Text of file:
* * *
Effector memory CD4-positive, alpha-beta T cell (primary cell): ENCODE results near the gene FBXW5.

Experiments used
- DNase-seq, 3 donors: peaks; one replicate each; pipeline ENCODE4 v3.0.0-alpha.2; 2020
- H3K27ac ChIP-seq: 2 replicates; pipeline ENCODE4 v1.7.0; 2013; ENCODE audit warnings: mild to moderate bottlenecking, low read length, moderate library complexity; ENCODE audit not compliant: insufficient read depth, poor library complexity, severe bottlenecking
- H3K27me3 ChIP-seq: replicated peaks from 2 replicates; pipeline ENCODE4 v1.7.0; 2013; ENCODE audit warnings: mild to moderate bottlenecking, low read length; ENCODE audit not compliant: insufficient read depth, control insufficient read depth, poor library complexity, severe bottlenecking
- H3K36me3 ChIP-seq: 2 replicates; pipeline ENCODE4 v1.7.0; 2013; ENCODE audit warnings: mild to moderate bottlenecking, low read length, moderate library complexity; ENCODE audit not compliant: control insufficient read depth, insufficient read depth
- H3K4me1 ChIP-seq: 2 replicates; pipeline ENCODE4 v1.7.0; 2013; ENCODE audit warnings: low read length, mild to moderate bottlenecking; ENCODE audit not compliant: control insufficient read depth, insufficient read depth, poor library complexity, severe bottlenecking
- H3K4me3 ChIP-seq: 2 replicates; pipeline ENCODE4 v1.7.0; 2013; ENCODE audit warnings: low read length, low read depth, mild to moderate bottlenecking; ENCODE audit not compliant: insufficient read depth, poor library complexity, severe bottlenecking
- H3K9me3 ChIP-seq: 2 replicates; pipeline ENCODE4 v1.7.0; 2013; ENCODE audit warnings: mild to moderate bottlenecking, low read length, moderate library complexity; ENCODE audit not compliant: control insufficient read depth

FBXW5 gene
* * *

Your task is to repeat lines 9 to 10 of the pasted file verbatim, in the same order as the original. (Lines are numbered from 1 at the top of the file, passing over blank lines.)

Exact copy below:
- H3K9me3 ChIP-seq: 2 replicates; pipeline ENCODE4 v1.7.0; 2013; ENCODE audit warnings: mild to moderate bottlenecking, low read length, moderate library complexity; ENCODE audit not compliant: control insufficient read depth

FBXW5 gene